Posted by at 5:30 am  Tagged with:
Mar 282019
 

Ven a cantar conmigo was filmed in Jalisco two years after the making of Verano en Guadalajara (1965). Both movies are musical romances that incorporate lots of tourist-alluring footage of markets, ancient buildings and cultural events in Guadalajara and at Lake Chapala. The two movies also share the same lead actor – Robert Conrad – but this is where the similarities end.

The storyline of Ven a cantar conmigo is much stronger than the uni-dimensional plot of its predecessor. The central romantic plot line in Ven a cantar conmigo is more nuanced and complex, giving viewers a much more satisfying experience. A splash of adventure in the middle of this film serves as a counterpoint to too much romantic gushiness. The central romance does not unfold without some melodrama towards the end.

Ven a cantar conmigo was produced by Miguel Zacarías and written and directed by Alfredo Zacarías. The company behind the movie was Producciones Zacarías S.A. The cinematography was by Raúl Martínez Solares. The film was first released in Mexico on 19 October 1967.

The three major stars in this movie are Robert Conrad, playing an American artist named Bob Seaman, Alicia Bonet playing Aurora, the nurse he falls in love with, and the talented young singer “Evita” (Eva Luisa Aguirre Muñíz), who was eleven years old at the time and plays the role of a precocious orphan, living at the Hospicio Cabañas, who is a show-stopping, not-to-be-ignored matchmaker. This was the Guadalajara-born youngster’s first movie. She subsequently enjoyed a stellar, though short-lived, career as a singer, actress and T.V. presenter before retiring from show business in her early twenties.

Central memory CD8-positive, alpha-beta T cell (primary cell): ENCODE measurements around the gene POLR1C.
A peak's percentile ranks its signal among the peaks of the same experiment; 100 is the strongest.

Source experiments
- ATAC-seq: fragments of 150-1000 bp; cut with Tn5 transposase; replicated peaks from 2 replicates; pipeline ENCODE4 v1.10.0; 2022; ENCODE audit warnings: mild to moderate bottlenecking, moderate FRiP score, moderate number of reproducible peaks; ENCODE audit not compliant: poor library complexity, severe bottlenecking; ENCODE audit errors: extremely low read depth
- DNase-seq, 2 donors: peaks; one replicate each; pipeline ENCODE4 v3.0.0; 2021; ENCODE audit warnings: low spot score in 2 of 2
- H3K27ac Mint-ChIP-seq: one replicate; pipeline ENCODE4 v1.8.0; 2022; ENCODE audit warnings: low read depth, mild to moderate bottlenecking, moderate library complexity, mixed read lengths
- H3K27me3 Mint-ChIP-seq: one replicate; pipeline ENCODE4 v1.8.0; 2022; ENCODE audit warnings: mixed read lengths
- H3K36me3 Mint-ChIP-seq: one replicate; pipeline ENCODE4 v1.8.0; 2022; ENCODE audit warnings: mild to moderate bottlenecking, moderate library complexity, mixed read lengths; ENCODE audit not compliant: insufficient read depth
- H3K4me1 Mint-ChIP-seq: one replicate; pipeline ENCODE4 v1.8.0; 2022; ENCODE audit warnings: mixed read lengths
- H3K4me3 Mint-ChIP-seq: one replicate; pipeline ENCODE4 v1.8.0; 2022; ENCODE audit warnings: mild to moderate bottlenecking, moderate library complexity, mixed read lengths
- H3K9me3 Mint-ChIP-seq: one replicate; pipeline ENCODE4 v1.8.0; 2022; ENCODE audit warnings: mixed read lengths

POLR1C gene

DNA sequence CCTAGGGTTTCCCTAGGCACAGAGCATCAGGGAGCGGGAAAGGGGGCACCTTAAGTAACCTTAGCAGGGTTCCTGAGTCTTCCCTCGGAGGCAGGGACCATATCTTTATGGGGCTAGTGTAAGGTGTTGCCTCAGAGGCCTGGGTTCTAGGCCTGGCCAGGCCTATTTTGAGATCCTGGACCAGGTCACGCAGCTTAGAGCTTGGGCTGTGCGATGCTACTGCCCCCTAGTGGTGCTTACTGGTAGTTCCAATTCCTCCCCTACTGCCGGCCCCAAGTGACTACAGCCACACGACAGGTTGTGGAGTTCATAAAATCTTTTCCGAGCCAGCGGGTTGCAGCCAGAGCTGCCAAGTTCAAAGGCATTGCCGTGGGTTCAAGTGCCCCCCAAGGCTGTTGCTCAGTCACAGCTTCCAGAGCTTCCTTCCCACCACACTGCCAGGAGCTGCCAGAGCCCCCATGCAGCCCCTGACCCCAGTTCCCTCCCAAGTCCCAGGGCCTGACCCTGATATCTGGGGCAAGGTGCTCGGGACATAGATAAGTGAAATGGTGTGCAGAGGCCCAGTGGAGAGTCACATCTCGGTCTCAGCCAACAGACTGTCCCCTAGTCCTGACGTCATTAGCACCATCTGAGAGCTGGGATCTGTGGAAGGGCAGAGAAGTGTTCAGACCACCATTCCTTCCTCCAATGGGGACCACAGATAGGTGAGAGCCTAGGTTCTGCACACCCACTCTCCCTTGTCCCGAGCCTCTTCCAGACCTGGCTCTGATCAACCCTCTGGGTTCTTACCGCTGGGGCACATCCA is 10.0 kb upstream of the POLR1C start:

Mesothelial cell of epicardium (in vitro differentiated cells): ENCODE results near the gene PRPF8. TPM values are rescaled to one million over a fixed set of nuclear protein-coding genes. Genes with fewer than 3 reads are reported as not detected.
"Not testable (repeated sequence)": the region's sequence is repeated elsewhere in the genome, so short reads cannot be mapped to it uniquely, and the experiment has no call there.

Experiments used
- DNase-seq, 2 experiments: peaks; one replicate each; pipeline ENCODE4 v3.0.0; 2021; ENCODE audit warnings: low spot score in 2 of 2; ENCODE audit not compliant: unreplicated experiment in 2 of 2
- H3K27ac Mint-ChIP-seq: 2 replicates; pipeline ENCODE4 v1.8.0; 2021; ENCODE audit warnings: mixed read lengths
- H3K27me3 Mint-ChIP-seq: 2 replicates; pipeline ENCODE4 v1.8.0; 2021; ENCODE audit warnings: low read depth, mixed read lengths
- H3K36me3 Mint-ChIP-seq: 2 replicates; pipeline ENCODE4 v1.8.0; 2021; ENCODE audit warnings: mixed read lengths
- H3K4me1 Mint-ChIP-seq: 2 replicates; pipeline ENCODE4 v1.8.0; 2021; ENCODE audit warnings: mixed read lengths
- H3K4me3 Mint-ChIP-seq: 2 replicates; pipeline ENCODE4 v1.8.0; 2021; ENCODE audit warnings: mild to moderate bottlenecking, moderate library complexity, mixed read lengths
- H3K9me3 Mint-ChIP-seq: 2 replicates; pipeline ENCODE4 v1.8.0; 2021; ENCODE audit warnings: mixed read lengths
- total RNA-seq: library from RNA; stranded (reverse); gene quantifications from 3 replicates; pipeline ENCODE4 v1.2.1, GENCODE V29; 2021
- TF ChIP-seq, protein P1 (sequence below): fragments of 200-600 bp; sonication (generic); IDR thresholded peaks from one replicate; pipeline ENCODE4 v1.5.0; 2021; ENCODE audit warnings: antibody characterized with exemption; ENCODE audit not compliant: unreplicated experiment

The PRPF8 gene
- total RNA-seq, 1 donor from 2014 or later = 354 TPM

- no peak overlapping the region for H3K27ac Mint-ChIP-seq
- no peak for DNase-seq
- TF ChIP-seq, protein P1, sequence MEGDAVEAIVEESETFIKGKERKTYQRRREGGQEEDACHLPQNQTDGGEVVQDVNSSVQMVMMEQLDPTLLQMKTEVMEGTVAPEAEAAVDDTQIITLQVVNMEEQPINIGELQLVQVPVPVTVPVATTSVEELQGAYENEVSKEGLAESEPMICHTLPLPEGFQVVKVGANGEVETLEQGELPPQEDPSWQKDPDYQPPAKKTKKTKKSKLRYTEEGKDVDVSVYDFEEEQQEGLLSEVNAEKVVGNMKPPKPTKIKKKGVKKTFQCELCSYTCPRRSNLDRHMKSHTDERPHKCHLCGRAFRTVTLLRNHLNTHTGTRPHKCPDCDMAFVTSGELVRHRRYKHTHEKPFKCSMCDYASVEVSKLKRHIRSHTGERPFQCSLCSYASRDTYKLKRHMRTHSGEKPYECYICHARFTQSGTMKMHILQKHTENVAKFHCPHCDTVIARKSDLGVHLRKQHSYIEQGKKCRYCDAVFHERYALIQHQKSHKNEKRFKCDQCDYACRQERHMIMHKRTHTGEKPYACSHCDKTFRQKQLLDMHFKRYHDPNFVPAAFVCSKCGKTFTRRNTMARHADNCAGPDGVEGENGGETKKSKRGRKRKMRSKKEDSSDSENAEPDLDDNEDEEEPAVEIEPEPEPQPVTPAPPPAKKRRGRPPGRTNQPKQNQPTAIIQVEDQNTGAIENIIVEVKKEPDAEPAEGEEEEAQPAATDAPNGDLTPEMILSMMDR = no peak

Given that the opening credits thank the Jalisco state governor, Francisco Medina Ascencio, for his support, it is not surprising that many of Guadalajara’s most important tourist attractions form the backdrop to scenes in the story. The photographs of the Hospicio Cabañas (now Instituto Cultural Cabañas) and its murals (explained by Evita to a visiting group of tourists) are among the highlights.

As a young, charismatic minx, Evita steals the early scenes of the movie. She is quite determined to find a suitable beau for her friend Aurora, a young nurse who grew up in the orphanage and works in a local hospital.

Evita and Aurora are shopping in the San Juan market for fruit and vegetables when they bump into a handsome American artist. A misunderstanding leads Aurora to believe that Bob is poor and hungry. In reality he drives a sports car, is staying at a top hotel and is clearly wealthy. He visited the market to purchase single vegetables to compose a still life. When he returns to his hotel to paint, he can’t help drawing a portrait of Aurora instead.

Minor misunderstandings continue as he seeks to get to know more about Aurora and to ask her on a date. The process includes, in true Tapatío fashion, Bob hiring mariachis to serenade her at dawn.

Before long, accompanied by Evita and one of Bob’s friends, they are all on their way to Lake Chapala for the afternoon. The short section of the movie shot at Chapala shows the beach, the Beer Garden restaurant, the main church and nearby Braniff mansion. The proceedings are enlivened by buying balloons and a game of hopscotch.

There are many worse ways to spend your time than watching Ven a cantar conmigo!

The entire 87-minute movie is available via Youtube, as is a clip of the short section showing Lake Chapala. Enjoy!

Comments, corrections or additional material related to any of the writers and artists featured in our series of mini-bios are welcomed. Please use the comments feature at the bottom of individual posts, or email us.

 Posted by at 5:58 am  Tagged with: